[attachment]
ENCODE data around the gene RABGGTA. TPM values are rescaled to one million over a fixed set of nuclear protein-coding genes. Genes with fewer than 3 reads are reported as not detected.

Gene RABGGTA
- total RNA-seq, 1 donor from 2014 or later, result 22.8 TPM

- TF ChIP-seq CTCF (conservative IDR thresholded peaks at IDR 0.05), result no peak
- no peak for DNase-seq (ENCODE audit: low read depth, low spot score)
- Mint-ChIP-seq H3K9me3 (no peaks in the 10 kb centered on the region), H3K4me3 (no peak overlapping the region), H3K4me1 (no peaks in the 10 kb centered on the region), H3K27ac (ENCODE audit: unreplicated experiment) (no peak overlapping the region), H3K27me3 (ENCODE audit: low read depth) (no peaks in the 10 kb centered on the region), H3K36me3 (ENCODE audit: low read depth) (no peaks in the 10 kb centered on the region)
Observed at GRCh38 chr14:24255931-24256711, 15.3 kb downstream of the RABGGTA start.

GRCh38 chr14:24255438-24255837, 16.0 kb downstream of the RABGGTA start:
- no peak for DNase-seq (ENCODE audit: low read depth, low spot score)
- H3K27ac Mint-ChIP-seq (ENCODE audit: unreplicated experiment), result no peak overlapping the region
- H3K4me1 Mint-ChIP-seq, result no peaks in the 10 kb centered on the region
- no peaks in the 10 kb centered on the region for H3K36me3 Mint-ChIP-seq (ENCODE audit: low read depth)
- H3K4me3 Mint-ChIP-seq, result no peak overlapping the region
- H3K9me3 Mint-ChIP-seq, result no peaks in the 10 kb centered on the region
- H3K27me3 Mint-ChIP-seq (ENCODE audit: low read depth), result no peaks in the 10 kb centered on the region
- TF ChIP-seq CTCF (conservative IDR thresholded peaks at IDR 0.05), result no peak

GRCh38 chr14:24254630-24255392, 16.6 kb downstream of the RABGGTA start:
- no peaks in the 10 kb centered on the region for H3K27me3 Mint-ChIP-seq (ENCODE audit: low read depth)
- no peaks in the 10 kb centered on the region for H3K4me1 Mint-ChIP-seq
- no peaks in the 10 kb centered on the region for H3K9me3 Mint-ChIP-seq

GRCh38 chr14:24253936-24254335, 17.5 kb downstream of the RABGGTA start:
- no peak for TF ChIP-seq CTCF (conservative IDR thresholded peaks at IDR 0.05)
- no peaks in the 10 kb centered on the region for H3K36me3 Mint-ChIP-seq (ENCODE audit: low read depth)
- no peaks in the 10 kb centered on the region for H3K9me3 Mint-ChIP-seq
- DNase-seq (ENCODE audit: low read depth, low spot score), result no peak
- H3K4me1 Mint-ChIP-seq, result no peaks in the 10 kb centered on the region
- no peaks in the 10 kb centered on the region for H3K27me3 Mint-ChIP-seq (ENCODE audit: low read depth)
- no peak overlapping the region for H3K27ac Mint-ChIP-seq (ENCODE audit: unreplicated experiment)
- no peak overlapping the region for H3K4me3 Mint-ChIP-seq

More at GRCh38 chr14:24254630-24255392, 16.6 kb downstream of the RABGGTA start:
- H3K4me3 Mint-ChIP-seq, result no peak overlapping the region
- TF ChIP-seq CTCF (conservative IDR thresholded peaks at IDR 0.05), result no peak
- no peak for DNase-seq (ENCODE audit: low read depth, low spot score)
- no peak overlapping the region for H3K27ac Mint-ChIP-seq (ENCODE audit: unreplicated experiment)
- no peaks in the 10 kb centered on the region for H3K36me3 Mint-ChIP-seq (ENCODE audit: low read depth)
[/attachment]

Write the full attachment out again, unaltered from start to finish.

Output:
ENCODE data around the gene RABGGTA. TPM values are rescaled to one million over a fixed set of nuclear protein-coding genes. Genes with fewer than 3 reads are reported as not detected.

Gene RABGGTA
- total RNA-seq, 1 donor from 2014 or later, result 22.8 TPM

- TF ChIP-seq CTCF (conservative IDR thresholded peaks at IDR 0.05), result no peak
- no peak for DNase-seq (ENCODE audit: low read depth, low spot score)
- Mint-ChIP-seq H3K9me3 (no peaks in the 10 kb centered on the region), H3K4me3 (no peak overlapping the region), H3K4me1 (no peaks in the 10 kb centered on the region), H3K27ac (ENCODE audit: unreplicated experiment) (no peak overlapping the region), H3K27me3 (ENCODE audit: low read depth) (no peaks in the 10 kb centered on the region), H3K36me3 (ENCODE audit: low read depth) (no peaks in the 10 kb centered on the region)
Observed at GRCh38 chr14:24255931-24256711, 15.3 kb downstream of the RABGGTA start.

GRCh38 chr14:24255438-24255837, 16.0 kb downstream of the RABGGTA start:
- no peak for DNase-seq (ENCODE audit: low read depth, low spot score)
- H3K27ac Mint-ChIP-seq (ENCODE audit: unreplicated experiment), result no peak overlapping the region
- H3K4me1 Mint-ChIP-seq, result no peaks in the 10 kb centered on the region
- no peaks in the 10 kb centered on the region for H3K36me3 Mint-ChIP-seq (ENCODE audit: low read depth)
- H3K4me3 Mint-ChIP-seq, result no peak overlapping the region
- H3K9me3 Mint-ChIP-seq, result no peaks in the 10 kb centered on the region
- H3K27me3 Mint-ChIP-seq (ENCODE audit: low read depth), result no peaks in the 10 kb centered on the region
- TF ChIP-seq CTCF (conservative IDR thresholded peaks at IDR 0.05), result no peak

GRCh38 chr14:24254630-24255392, 16.6 kb downstream of the RABGGTA start:
- no peaks in the 10 kb centered on the region for H3K27me3 Mint-ChIP-seq (ENCODE audit: low read depth)
- no peaks in the 10 kb centered on the region for H3K4me1 Mint-ChIP-seq
- no peaks in the 10 kb centered on the region for H3K9me3 Mint-ChIP-seq

GRCh38 chr14:24253936-24254335, 17.5 kb downstream of the RABGGTA start:
- no peak for TF ChIP-seq CTCF (conservative IDR thresholded peaks at IDR 0.05)
- no peaks in the 10 kb centered on the region for H3K36me3 Mint-ChIP-seq (ENCODE audit: low read depth)
- no peaks in the 10 kb centered on the region for H3K9me3 Mint-ChIP-seq
- DNase-seq (ENCODE audit: low read depth, low spot score), result no peak
- H3K4me1 Mint-ChIP-seq, result no peaks in the 10 kb centered on the region
- no peaks in the 10 kb centered on the region for H3K27me3 Mint-ChIP-seq (ENCODE audit: low read depth)
- no peak overlapping the region for H3K27ac Mint-ChIP-seq (ENCODE audit: unreplicated experiment)
- no peak overlapping the region for H3K4me3 Mint-ChIP-seq

More at GRCh38 chr14:24254630-24255392, 16.6 kb downstream of the RABGGTA start:
- H3K4me3 Mint-ChIP-seq, result no peak overlapping the region
- TF ChIP-seq CTCF (conservative IDR thresholded peaks at IDR 0.05), result no peak
- no peak for DNase-seq (ENCODE audit: low read depth, low spot score)
- no peak overlapping the region for H3K27ac Mint-ChIP-seq (ENCODE audit: unreplicated experiment)
- no peaks in the 10 kb centered on the region for H3K36me3 Mint-ChIP-seq (ENCODE audit: low read depth)